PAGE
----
Developing self and others through Integrative Mentoring
The theory and practice of Integrative Mentoring incorporates an integral model of reflective practice adopting and adapting the work of John Heron. This model can be appreciated in terms of the four successive layers of personal development which are involved in mentoring. The cumulative model is thus primarily focused on personal development and self-directed learning in a way that can then be applied by reflective practitioners to teaching, leadership and sustainability.
Having started with a simple but rich cycle of Reflection in four modes of knowing, this is then seen to be engendered by four modes of psychological capacity: affective, imaginal, conceptual and practical. This combined layer of reflective practice at the heart of mentoring thus becomes the basic integrative practice that grounds the pursuit for personal development in relation to pedagogical, professional and planetary development.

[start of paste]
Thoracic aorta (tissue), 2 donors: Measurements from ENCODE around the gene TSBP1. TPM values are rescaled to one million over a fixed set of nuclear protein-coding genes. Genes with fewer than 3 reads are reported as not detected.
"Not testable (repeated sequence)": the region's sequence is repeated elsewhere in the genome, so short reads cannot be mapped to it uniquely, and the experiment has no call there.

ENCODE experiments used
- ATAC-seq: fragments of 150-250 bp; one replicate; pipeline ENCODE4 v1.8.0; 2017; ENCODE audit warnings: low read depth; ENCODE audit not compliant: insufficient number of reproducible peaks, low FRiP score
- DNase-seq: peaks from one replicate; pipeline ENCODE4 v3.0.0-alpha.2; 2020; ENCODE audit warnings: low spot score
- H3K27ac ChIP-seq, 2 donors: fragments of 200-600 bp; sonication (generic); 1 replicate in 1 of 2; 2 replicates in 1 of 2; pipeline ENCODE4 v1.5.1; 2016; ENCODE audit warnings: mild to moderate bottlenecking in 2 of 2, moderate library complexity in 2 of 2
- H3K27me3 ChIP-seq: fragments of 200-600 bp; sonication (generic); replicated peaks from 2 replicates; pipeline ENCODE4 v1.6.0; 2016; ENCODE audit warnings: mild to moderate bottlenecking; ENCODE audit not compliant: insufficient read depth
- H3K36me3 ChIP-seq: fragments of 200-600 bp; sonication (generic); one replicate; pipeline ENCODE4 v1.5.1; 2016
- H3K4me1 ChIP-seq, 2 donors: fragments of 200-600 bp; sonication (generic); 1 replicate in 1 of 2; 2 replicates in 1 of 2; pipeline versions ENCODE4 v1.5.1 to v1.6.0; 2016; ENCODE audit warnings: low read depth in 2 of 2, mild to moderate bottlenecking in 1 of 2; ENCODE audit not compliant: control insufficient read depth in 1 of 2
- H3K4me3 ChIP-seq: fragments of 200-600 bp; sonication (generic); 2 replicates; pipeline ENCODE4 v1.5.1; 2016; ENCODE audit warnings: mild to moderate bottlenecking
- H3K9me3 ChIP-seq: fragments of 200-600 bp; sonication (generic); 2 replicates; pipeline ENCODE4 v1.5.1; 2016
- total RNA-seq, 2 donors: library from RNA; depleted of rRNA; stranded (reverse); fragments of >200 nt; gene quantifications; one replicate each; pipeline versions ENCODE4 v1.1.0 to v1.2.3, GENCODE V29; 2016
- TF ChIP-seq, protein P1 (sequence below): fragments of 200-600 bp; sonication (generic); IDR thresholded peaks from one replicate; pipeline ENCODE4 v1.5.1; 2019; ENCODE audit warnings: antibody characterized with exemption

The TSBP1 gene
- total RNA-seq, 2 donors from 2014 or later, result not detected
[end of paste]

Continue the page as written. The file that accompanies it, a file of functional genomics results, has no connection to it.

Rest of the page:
The third layer of reflective practice builds in four modes by which mentors help anyone engage with this cumulative process. The EduSynthesis model aligns these modes of helping with aspects of the cycle of personal development but these should not be restricted to particular modes of knowing or psychological capacity if the client calls for a different application in relation to any stage of the process.
The fourth layer of the model integrates four modes of transpersonal development and practical spirituality. The mentoring process thus culminates in supporting various spiritual practices applied to selfwork which ground the craftwork of pedagogical development, the network of professional development and the worldwork of planetary development.